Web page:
Aircraft electrical components operate on many different voltages both AC and DC. However, most of the aircraft systems use 115 volts AC at 400 hertz or 28 volts DC. 26 volts AC is also used in some aircraft for lighting purposes, where the power is generated by a commutator which regulates the output voltage of 28 volts DC. AC power, normally at a phase voltage of 115V, is generated by an alternator, generally in a three-phase system and at a frequency of 400 Hz.
Running at 115v 400Hz allows the use of smaller transformers. Less energy has to be stored in the transformer core per cycle, so the core can be smaller. A smaller core means a lighter transformer, and reducing weight is a good thing in an aircraft. The more is the frequency, the more is the speed and relatively lesser structures of electrical equipment and lesser the weight, which is required for the aircraft, there may be mechanical problems and expensive solution would require for that but keeping in view the economic benefits/requirements of the aircraft it would be financially viable.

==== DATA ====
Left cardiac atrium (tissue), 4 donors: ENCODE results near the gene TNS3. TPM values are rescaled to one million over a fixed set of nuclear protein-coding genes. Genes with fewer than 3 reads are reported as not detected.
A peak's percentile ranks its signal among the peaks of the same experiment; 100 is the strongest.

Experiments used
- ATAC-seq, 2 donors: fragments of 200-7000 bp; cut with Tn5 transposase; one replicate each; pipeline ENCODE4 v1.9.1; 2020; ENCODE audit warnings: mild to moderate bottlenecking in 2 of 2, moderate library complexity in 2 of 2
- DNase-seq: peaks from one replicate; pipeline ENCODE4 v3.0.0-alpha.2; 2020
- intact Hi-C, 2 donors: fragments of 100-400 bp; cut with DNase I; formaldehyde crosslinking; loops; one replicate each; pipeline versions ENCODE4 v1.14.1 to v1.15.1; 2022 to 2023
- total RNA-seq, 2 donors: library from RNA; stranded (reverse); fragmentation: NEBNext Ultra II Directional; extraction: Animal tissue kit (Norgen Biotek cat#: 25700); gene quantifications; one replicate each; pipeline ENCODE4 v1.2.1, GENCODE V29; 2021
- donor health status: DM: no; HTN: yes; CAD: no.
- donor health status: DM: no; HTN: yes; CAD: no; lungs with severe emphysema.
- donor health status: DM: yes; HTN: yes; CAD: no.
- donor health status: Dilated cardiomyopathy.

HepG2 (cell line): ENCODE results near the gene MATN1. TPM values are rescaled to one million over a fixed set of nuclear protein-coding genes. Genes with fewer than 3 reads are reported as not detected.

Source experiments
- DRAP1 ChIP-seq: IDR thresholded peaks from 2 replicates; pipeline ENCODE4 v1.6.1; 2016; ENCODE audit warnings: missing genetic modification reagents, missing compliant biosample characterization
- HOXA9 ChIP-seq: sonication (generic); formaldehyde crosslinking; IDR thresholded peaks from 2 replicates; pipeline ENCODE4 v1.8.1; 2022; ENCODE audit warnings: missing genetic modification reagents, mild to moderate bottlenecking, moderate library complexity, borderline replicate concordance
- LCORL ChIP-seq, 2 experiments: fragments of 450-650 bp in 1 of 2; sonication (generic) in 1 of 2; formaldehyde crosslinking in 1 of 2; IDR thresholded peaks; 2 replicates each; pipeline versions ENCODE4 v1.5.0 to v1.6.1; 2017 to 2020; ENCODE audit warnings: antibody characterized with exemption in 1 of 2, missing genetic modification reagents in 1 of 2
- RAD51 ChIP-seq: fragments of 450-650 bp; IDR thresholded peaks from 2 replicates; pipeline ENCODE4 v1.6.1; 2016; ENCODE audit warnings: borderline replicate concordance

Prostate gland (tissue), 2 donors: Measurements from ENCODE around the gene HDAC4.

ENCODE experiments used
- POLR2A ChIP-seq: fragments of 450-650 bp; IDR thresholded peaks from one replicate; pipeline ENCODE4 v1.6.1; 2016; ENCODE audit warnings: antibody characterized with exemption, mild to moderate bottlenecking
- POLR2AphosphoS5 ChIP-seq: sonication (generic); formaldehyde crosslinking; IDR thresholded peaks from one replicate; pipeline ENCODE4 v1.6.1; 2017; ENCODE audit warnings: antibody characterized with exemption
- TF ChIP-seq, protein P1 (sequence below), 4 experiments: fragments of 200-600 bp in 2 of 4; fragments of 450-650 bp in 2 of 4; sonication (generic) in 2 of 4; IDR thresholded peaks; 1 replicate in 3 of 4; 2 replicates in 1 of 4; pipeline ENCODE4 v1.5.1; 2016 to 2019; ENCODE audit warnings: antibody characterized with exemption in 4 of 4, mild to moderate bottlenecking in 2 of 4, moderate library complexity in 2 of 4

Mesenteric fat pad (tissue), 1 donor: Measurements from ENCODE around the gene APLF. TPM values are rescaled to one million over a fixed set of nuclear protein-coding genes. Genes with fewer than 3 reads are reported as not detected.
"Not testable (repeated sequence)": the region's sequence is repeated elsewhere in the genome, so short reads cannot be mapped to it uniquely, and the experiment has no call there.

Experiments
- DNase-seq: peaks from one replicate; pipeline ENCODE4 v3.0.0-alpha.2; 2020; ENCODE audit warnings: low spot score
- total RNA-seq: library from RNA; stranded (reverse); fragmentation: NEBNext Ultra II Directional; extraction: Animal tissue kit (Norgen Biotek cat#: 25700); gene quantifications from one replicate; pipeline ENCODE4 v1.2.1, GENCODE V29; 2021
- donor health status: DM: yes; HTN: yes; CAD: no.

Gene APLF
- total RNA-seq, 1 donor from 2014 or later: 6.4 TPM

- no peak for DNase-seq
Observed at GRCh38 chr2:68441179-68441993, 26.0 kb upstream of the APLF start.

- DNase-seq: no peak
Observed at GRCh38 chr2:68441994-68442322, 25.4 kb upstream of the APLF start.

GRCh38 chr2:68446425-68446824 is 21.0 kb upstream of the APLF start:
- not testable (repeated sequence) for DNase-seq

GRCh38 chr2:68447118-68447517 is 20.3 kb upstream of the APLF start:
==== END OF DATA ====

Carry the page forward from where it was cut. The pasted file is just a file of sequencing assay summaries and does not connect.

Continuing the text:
U.S. Air Force Aircraft Electrical and Environmental System Specialist F-4, F-16, A-10, UH-1, and others, not only does the 3-phase 400Hz reduce the size of the components on the AC portion of the power supply, but it also rectifies into a DC that requires smaller and fewer components for filtering. The period for rectified 3-phase 60Hz is 2.78mS, for 3-phase 115v 400Hz it is 0.417mS, so a lot less capacitance is needed to bridge the peaks and it is easier to filter the 2400Hz "noise" riding on top of the DC.
I seem to recall that the 400 Hz frequency was commonly used about 30 plus years ago for IBM computer systems as well as for aircraft. I worked on several 60 Hz to 400 Hz conversion systems for IBM main frame users then. The reason given to me was that the 400 Hz allowed for smaller components (capacitors and inductors) and for smoother AC to DC conversion.
The advantage of high-frequency alternators is that they require fewer copper coils in order to generate the necessary electrical current. This reduction in material allows the alternator to become much smaller such that it takes up less space and weighs much less than it would otherwise. A higher frequency also increases loss of power over long distances, so using it on long transmission lines would be a bad idea.